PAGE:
Hong Kong Booksellers Bail China
People hold placards showing some of the five men from Hong Kong's Mighty Current publishing house, known for books critical of Beijing, during a protest in Hong Kong, Jan. 10, 2016. Getty Images/AFP/ Isaac Lawrence

SHANGHAI — The bizarre saga of five Hong Kong booksellers who were initially believed abducted by China, but later insisted they were voluntarily assisting the Chinese authorities with an investigation, took another twist Thursday when one of them reappeared in Hong Kong and accused the Chinese authorities of trampling on the rights of the city’s people. Lam Wing-kee said he was defying warnings from China not to speak out — adding that he was doing so to protect Hong Kong’s freedoms.

In a case that sent alarm bells ringing through Hong Kong, the former British colony, which is now part of China but is supposed to retain a separate legal and political system until 2047, the five booksellers disappeared late last year and early this year, before reappearing in mainland China. One was a British citizen, and another a Swedish citizen. All were involved with a Hong Kong company called Causeway Bay Books, which published books critical of the Chinese government, some of which claimed to reveal intimate secrets of China’s top leaders.

Causeway Bay Books’s original owner Lee Po, who disappeared for more than two months in January, later reappeared in Hong Kong and played down the controversy — saying he had gone voluntarily to China to help the authorities with an enquiry. But he could not explain how he had left Hong Kong without clearing immigration checks — leading to continuing suspicions that he had been abducted by Chinese agents, and pressurized to keep quiet about it.

Now Lam Wing-kee, the company’s 61-year-old store manager, has returned to Hong Kong after eight months in mainland China and broken the silence surrounding what happened to the men. In a news conference at Hong Kong’s Legislative Council building, Lam told reporters he was detained at Chinese immigration when crossing the border to visit his girlfriend in the neighboring city of Shenzhen last October, Hong Kong’s South China Morning Post reported.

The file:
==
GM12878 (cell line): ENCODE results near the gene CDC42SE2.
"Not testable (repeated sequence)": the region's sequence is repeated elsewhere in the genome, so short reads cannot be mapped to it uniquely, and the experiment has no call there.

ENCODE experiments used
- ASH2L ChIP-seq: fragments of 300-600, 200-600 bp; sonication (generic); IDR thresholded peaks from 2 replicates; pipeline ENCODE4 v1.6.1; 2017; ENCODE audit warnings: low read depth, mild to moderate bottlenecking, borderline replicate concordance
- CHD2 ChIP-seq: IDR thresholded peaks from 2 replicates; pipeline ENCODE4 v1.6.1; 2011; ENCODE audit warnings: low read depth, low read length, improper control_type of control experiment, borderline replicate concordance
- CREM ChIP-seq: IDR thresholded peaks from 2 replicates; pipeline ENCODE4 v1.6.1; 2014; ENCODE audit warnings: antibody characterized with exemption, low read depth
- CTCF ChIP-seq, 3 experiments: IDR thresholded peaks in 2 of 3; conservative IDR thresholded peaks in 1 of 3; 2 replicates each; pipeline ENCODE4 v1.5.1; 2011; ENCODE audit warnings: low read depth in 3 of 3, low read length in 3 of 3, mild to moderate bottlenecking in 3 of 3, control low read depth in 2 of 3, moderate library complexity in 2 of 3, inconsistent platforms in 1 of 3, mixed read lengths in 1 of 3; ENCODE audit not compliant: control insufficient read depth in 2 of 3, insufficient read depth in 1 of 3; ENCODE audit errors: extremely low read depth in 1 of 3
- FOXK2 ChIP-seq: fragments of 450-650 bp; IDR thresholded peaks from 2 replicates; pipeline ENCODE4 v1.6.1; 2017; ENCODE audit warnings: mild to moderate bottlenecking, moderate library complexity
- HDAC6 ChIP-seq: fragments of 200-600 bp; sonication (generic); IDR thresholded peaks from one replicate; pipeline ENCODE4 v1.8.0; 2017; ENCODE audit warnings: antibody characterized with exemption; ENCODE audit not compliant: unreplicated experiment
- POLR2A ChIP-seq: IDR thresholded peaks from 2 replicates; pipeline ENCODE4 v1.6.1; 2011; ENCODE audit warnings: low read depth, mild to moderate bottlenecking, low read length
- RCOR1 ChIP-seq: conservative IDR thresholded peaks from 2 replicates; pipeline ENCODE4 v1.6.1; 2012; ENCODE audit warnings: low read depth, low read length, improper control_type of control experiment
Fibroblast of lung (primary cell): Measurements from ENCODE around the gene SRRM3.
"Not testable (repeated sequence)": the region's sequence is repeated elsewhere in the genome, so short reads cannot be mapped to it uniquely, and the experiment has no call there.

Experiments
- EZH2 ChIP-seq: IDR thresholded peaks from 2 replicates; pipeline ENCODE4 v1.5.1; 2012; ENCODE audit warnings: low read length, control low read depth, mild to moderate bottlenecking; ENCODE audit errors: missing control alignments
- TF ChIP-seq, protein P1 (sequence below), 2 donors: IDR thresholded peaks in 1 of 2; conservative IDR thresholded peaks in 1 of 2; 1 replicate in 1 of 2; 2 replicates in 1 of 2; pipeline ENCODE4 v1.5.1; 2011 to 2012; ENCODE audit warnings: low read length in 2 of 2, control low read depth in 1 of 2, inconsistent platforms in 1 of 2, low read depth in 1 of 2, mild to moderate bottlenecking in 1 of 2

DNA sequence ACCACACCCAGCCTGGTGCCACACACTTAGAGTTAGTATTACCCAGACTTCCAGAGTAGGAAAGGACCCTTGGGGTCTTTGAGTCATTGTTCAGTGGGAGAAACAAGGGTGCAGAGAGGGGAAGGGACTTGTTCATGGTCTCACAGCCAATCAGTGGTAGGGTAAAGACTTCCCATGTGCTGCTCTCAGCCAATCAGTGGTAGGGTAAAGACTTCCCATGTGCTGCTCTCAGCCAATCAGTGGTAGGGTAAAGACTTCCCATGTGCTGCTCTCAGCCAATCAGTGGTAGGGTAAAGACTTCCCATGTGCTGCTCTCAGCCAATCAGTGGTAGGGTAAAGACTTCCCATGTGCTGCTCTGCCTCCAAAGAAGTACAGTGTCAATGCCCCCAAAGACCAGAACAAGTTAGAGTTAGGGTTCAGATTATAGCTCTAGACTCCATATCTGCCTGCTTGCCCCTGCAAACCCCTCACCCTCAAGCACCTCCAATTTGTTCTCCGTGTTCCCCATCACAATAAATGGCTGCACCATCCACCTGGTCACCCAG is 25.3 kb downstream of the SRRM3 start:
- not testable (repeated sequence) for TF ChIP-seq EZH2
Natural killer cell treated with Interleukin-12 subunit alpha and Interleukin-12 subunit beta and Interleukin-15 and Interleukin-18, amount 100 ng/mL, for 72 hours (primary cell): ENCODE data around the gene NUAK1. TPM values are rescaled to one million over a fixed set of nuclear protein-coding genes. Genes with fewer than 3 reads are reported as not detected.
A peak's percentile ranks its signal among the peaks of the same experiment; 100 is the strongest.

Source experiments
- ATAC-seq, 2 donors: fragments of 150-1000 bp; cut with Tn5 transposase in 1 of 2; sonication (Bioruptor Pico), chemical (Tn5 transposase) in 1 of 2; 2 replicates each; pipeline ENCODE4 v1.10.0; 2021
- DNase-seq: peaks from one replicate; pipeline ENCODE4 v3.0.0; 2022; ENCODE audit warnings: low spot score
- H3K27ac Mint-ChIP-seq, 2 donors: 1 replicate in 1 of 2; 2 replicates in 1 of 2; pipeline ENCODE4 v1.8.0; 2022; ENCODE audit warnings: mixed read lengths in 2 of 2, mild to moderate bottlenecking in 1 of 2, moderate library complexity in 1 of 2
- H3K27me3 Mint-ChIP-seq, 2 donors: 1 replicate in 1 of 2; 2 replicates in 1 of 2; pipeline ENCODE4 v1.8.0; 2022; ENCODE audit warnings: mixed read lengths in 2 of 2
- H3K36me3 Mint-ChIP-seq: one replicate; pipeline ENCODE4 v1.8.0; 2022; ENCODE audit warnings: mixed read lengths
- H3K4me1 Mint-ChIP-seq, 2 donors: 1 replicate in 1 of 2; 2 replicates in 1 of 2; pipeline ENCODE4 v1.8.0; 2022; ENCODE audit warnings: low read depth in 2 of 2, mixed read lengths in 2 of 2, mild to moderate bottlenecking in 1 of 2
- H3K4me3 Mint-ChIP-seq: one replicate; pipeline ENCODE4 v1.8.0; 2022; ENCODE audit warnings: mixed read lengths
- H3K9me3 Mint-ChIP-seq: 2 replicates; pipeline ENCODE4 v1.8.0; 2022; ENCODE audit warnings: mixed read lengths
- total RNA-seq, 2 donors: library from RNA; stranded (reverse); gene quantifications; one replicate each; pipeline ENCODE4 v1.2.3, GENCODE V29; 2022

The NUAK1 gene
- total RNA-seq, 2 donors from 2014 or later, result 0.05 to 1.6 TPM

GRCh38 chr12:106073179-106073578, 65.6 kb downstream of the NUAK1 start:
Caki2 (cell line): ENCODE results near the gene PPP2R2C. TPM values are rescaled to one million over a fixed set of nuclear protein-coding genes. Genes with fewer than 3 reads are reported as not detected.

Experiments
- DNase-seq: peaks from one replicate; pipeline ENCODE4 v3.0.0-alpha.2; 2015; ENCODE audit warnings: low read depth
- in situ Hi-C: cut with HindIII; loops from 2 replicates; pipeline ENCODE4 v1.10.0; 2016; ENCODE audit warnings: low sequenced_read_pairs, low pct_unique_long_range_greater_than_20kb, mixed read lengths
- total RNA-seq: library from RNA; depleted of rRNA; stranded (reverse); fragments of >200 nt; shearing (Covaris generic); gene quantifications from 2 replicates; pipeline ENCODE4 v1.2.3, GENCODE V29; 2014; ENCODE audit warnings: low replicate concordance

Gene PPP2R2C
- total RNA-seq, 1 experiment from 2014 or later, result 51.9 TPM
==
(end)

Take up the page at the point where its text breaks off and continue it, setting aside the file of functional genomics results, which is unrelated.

He said he was held in a police station, then blindfolded and put on a train to central China, where he was accused of breaking Chinese law by sending banned books into the country and was interrogated about the identities of the company’s customers in China.

Lam said he was held in a small room, under constant guard, for five months, before being sent back to southern China. He added that an appearance he had made on a mainland-connected Hong Kong television station in February, during which he gave information about how the bookshop had sent “banned” books to China, had been staged, with a script that he had to memorize and recite.

Lee Po and another of their associates, Swedish citizen Gui Minhai, have also appeared on television in China apparently confessing to committing crimes under Chinese law.

Lam also said that Lee Po had told him he had been abducted from Hong Kong.

He said he had only been allowed to come back to Hong Kong to visit his family on condition he brought back documents from the bookstore’s computer. And he said his former colleague Lee Po had previously provided the Chinese authorities with documents relating to the company’s list of customers, but not the original computer drive.

However, Lam said he had resolved not to help the Chinese authorities, and decided to go public with his experiences because he felt the case “implicates the whole of Hong Kong society.” He suggested that the Chinese authorities were “carrying out law enforcement duties across the border,” a violation of the “one country, two systems” policy China promised Hong Kong after it returned to its sovereignty.

Lam said he felt sorry for his Chinese girlfriend, who he said was on bail and awaiting trial because she had helped him mail some books to Chinese readers. And he said he hoped the Chinese government would not “mistreat my friends because of what I’ve done.”

But he said: “This is not just about me. This is about the freedom of Hong Kong people. The Chinese government has forced Hong Kong people into a dead end. [The disappearances] can happen to you too for sure. If we don’t speak up, if I don’t speak up being the least of the five, then there is no hope for Hong Kong.”

The case comes amid a crackdown on dissent in mainland China — and at a time when Chinese authorities remain suspicious of Hong Kong, after citizens led by young student activists angered the Chinese government by staging more than two months of pro-democracy protests, known as the Occupy Central or Umbrella movement, in late 2014.

The disappearance of the booksellers drew international attention, with the British government saying it believed that Lee Po had been taken to China under duress. The Chinese government responded by telling the British government not to interfere in China’s internal affairs. But the case has added to worries in Hong Kong about Chinese interference in issues ranging from legal affairs to press freedom.